Blessed Are the Poor in Spirit

What comes out of Jesus' mouth in Matthew 5 is shocking, countercultural, counterintuitive, and different than what any other teacher or philosopher was saying. But what if it's true?

Now when Jesus saw the crowds, he went up on a mountainside and sat down. His disciples came to him, and he began to teach them.  Matthew 5:1-2

In Matthew 5 Jesus begins teaching a section of scripture called “The Beatitudes.” This translates as “Full of Blessing”or “Full of God, fully and wholly satisfied in God, connected to God and having God live in you.” Simply put, Jesus is saying this is how to have the good life, the best life.

For all the Jews in the crowd this image of Jesus sitting on a mountainside would have reminded them of Moses coming down the mountain revealing God’s law, the 10 commandments, to the Israelites. But this time Jesus isn’t giving us a list of “dos” and “don’ts.” Instead he’s saying “this is how things really are and how life really works.”

What comes out of Jesus’ mouth next is shocking, countercultural, counterintuitive, and different than what any other teacher or philosopher was saying. Still today what Jesus taught about life leaves many wondering how this works.

Blessed are the poor in spirit, for theirs is the kingdom of heaven.” Matthew 5:3

Remember who Jesus is talking to in this moment. He’s talking to a bunch of people that are weighed down by religious expectations. There is law after law and rule after rule. And these people are at the end of their rope. They cannot live up to the exception any longer. Spiritually speaking they are bankrupt and unable to continue on. Also in the crowd there are religious people that think they have earned the right to be with God based on their good deeds and avoidance of bad behavior.

Jesus looks at this crowd and says it’s the spiritually bankrupt that will inherit the kingdom of heaven. The image that Jesus paints is one of the down and outs, the beggars, the people that cannot help themselves. It’s those that recognize they need a savior that will get the kingdom of heaven.

Those that are poor in spirit realize that nothing they do can get them into heaven. Some might think they can earn their way to God, but Jesus says that the kingdom is for those that recognize their dire situation and their desperate need for a savior.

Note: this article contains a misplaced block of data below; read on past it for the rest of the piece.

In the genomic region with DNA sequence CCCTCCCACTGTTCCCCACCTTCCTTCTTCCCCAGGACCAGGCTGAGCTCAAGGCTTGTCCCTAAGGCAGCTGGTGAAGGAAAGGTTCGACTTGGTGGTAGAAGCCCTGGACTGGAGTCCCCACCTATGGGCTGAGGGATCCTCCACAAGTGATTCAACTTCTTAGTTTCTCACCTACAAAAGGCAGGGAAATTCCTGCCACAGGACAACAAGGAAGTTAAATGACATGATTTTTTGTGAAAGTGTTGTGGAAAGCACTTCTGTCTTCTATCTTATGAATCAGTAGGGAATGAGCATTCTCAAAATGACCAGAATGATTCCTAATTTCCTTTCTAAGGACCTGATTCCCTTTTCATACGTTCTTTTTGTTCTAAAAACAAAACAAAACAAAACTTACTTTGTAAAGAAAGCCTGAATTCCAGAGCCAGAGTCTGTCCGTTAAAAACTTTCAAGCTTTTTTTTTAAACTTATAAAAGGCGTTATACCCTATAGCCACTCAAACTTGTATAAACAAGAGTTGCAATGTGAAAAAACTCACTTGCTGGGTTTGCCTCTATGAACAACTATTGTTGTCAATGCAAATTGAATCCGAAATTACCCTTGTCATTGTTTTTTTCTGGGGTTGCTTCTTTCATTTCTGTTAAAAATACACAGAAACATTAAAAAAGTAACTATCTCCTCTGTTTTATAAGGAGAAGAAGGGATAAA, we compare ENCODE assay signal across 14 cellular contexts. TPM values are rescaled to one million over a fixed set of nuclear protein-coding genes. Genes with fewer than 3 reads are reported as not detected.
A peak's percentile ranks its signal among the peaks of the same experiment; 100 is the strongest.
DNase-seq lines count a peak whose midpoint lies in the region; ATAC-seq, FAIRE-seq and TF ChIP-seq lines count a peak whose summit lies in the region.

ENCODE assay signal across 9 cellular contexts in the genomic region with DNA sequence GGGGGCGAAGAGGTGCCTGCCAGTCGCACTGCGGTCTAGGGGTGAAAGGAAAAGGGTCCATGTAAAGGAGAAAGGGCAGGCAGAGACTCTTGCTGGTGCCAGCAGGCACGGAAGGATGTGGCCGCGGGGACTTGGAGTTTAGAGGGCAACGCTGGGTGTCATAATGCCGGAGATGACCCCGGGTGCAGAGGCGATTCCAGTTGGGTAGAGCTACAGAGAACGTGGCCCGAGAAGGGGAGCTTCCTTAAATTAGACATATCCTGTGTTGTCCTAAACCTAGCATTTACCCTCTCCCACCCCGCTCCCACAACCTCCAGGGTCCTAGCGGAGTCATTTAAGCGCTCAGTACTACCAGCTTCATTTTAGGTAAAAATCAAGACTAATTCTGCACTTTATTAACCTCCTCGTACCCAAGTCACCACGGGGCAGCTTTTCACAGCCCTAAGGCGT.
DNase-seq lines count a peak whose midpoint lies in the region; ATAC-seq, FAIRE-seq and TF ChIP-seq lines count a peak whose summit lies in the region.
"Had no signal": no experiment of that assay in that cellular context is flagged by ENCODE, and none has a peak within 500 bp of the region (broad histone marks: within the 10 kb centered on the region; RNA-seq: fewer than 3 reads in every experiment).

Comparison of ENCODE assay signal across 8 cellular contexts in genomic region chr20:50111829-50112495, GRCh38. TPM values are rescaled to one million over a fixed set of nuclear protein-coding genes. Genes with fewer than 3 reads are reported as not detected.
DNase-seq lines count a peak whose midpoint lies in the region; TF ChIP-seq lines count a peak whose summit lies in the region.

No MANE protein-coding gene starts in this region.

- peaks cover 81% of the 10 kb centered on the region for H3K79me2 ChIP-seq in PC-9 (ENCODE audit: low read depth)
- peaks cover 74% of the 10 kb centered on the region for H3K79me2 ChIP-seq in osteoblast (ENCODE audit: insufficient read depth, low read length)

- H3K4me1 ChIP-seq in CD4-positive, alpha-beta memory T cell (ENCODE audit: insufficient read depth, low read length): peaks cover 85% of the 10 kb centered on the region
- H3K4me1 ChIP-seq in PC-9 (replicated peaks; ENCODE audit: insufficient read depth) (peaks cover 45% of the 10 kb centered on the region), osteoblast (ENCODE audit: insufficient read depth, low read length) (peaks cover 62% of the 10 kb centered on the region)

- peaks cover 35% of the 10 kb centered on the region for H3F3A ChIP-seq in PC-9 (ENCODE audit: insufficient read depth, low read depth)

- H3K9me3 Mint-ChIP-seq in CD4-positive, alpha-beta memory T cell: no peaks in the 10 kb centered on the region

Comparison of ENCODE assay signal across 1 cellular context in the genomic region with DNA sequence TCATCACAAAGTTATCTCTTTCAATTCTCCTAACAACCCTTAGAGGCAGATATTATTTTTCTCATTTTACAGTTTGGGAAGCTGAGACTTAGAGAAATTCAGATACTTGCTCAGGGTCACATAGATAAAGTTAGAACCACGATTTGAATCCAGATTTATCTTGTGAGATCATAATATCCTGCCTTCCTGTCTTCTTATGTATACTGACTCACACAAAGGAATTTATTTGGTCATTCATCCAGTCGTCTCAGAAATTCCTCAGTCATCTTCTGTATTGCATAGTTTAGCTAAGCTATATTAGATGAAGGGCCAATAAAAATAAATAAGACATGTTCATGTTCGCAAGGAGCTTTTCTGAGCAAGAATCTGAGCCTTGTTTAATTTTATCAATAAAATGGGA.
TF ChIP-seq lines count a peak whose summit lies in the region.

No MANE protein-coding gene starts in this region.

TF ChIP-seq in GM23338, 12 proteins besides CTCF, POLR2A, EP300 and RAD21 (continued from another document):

This flies in the face of the way the world operates. It’s the strongest and most put together people that get the good life. But not so in God’s kingdom. It’s those that become poor, those that recognize their need, those that cry out for their savior that will get the good life.

If we want the best life each of us must first make ourselves poor in spirit. We must recognize our dire situation and that the only way out is to rely on God.


Read the next article in the Series: Blessed Are Those Who Mourn

7 comments on “Blessed Are the Poor in Spirit

  1. This teaching is not flattering to humanity, but it is liberating. When I realize that I am empty and have nothing to contribute, I am free to be honest about my condition and trust God to do something in and through me. I can stop pretending to have it together.

    Liked by 3 people

  2. I was just realizing the other day, that I am finally understanding and being able to more fully follow what Jesus meant by being poor in spirit. He gave us a great example, of course, on how to be that. “Jesus gave them this answer: ‘Very truly I tell you, the Son can do nothing by himself; he can do only what he sees his Father doing, because whatever the Father does the Son also does.'” John 5:19 and John 12:49, ‘”For I did not speak on my own, but the Father who sent me commanded me to say all that I have spoken.'”

    You are right – it is so counterintuitive and countercultural, even in the church.

    Liked by 1 person

  3. The last statement being the most important…”reliance on GOD.”

    Liked by 1 person

  4. Pingback: Blessed Are Those Who Mourn – Rethink

  5. Pingback: Blessed are the Meek – Rethink

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